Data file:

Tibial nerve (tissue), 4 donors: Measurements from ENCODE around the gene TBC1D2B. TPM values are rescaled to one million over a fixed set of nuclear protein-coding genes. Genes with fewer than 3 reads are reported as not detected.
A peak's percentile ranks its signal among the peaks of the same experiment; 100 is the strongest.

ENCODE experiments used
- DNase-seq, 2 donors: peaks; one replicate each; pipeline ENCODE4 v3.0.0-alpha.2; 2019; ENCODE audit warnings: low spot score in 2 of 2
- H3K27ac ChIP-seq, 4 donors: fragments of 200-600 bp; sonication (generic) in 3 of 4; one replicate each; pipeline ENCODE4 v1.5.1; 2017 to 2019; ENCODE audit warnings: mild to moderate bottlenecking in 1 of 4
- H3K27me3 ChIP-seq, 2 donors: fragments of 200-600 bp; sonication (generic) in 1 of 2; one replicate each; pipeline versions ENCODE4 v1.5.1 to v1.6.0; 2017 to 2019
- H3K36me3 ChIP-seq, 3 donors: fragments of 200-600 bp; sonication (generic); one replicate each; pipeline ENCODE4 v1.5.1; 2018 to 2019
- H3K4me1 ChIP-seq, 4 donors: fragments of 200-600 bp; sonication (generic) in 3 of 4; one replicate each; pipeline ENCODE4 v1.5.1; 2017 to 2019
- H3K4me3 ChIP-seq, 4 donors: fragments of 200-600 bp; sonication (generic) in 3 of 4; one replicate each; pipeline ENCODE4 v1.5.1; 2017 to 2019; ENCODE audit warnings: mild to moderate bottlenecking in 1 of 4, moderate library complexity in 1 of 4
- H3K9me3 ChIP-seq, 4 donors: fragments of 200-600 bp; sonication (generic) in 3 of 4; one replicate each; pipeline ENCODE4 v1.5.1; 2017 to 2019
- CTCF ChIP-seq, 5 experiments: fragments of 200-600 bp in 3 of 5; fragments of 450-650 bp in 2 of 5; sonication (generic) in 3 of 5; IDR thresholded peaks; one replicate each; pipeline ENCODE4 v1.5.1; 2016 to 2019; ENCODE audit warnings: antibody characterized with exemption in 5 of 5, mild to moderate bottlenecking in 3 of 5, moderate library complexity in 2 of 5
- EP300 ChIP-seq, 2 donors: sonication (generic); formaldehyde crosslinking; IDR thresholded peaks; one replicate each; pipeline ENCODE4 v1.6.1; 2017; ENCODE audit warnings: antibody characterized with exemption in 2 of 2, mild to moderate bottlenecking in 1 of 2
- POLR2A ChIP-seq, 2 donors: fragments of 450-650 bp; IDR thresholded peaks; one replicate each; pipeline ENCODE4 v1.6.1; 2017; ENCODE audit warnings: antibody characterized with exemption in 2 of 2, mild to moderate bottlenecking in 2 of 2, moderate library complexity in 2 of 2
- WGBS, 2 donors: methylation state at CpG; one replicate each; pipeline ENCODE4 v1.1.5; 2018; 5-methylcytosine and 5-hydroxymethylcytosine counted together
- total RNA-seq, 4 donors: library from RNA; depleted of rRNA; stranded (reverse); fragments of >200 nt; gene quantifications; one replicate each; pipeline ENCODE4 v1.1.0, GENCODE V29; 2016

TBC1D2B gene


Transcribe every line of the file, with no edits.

Tibial nerve (tissue), 4 donors: Measurements from ENCODE around the gene TBC1D2B. TPM values are rescaled to one million over a fixed set of nuclear protein-coding genes. Genes with fewer than 3 reads are reported as not detected.
A peak's percentile ranks its signal among the peaks of the same experiment; 100 is the strongest.

ENCODE experiments used
- DNase-seq, 2 donors: peaks; one replicate each; pipeline ENCODE4 v3.0.0-alpha.2; 2019; ENCODE audit warnings: low spot score in 2 of 2
- H3K27ac ChIP-seq, 4 donors: fragments of 200-600 bp; sonication (generic) in 3 of 4; one replicate each; pipeline ENCODE4 v1.5.1; 2017 to 2019; ENCODE audit warnings: mild to moderate bottlenecking in 1 of 4
- H3K27me3 ChIP-seq, 2 donors: fragments of 200-600 bp; sonication (generic) in 1 of 2; one replicate each; pipeline versions ENCODE4 v1.5.1 to v1.6.0; 2017 to 2019
- H3K36me3 ChIP-seq, 3 donors: fragments of 200-600 bp; sonication (generic); one replicate each; pipeline ENCODE4 v1.5.1; 2018 to 2019
- H3K4me1 ChIP-seq, 4 donors: fragments of 200-600 bp; sonication (generic) in 3 of 4; one replicate each; pipeline ENCODE4 v1.5.1; 2017 to 2019
- H3K4me3 ChIP-seq, 4 donors: fragments of 200-600 bp; sonication (generic) in 3 of 4; one replicate each; pipeline ENCODE4 v1.5.1; 2017 to 2019; ENCODE audit warnings: mild to moderate bottlenecking in 1 of 4, moderate library complexity in 1 of 4
- H3K9me3 ChIP-seq, 4 donors: fragments of 200-600 bp; sonication (generic) in 3 of 4; one replicate each; pipeline ENCODE4 v1.5.1; 2017 to 2019
- CTCF ChIP-seq, 5 experiments: fragments of 200-600 bp in 3 of 5; fragments of 450-650 bp in 2 of 5; sonication (generic) in 3 of 5; IDR thresholded peaks; one replicate each; pipeline ENCODE4 v1.5.1; 2016 to 2019; ENCODE audit warnings: antibody characterized with exemption in 5 of 5, mild to moderate bottlenecking in 3 of 5, moderate library complexity in 2 of 5
- EP300 ChIP-seq, 2 donors: sonication (generic); formaldehyde crosslinking; IDR thresholded peaks; one replicate each; pipeline ENCODE4 v1.6.1; 2017; ENCODE audit warnings: antibody characterized with exemption in 2 of 2, mild to moderate bottlenecking in 1 of 2
- POLR2A ChIP-seq, 2 donors: fragments of 450-650 bp; IDR thresholded peaks; one replicate each; pipeline ENCODE4 v1.6.1; 2017; ENCODE audit warnings: antibody characterized with exemption in 2 of 2, mild to moderate bottlenecking in 2 of 2, moderate library complexity in 2 of 2
- WGBS, 2 donors: methylation state at CpG; one replicate each; pipeline ENCODE4 v1.1.5; 2018; 5-methylcytosine and 5-hydroxymethylcytosine counted together
- total RNA-seq, 4 donors: library from RNA; depleted of rRNA; stranded (reverse); fragments of >200 nt; gene quantifications; one replicate each; pipeline ENCODE4 v1.1.0, GENCODE V29; 2016

TBC1D2B gene